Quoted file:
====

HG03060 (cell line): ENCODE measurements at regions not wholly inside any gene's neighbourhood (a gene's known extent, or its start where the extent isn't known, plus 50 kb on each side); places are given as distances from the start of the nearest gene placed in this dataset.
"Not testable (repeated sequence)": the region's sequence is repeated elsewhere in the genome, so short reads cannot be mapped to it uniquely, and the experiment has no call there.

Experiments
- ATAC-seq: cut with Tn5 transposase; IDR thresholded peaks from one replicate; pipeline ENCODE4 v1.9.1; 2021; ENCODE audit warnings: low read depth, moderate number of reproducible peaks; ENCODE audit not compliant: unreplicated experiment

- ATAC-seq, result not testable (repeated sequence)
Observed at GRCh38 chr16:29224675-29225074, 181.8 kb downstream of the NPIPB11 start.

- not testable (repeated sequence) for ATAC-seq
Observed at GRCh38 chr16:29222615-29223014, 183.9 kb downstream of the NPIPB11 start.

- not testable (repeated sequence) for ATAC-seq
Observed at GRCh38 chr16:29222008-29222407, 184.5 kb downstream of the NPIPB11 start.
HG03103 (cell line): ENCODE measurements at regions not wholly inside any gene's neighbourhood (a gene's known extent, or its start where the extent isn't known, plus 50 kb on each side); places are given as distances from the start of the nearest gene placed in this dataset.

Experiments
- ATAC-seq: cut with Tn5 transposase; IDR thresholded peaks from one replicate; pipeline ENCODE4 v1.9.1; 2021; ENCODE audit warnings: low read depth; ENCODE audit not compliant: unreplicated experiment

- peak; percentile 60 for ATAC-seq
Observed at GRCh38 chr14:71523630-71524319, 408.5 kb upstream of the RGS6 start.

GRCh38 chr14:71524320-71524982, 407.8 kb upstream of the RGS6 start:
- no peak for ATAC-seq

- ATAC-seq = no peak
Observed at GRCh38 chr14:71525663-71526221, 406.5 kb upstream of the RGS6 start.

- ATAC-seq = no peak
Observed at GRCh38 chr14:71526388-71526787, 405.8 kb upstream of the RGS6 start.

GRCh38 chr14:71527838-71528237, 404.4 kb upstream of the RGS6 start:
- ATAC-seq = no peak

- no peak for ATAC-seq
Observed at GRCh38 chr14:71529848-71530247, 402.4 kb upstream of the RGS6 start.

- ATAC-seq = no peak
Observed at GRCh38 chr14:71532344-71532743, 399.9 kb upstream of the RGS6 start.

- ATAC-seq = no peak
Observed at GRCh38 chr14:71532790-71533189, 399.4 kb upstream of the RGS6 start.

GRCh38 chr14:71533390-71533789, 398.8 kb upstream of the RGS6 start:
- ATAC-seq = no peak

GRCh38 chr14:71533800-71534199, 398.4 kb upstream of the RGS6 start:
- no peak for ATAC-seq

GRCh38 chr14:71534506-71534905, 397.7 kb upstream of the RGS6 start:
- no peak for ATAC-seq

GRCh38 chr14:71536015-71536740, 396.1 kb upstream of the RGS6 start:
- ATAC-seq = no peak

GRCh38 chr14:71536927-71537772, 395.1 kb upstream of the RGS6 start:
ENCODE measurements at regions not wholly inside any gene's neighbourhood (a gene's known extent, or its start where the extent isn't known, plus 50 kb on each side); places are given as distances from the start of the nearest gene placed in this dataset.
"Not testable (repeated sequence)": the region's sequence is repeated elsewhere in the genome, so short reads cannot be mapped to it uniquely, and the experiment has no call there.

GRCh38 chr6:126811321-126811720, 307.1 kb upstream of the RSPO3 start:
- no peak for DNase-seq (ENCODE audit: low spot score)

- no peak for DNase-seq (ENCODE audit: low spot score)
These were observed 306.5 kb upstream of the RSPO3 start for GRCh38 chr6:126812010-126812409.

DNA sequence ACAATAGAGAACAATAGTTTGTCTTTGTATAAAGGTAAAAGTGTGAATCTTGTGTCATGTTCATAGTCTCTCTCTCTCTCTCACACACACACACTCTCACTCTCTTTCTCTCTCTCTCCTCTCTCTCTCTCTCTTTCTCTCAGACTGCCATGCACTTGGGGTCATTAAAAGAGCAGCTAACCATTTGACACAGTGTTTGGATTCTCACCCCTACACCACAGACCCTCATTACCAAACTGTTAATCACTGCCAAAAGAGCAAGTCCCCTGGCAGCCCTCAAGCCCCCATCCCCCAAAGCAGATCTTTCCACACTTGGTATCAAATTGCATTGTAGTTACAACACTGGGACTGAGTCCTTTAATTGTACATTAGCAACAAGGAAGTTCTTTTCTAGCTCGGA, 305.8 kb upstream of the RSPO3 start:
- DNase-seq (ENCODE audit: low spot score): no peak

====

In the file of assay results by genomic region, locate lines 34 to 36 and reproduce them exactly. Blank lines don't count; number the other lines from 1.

GRCh38 chr14:71534506-71534905, 397.7 kb upstream of the RGS6 start:
- no peak for ATAC-seq

GRCh38 chr14:71536015-71536740, 396.1 kb upstream of the RGS6 start: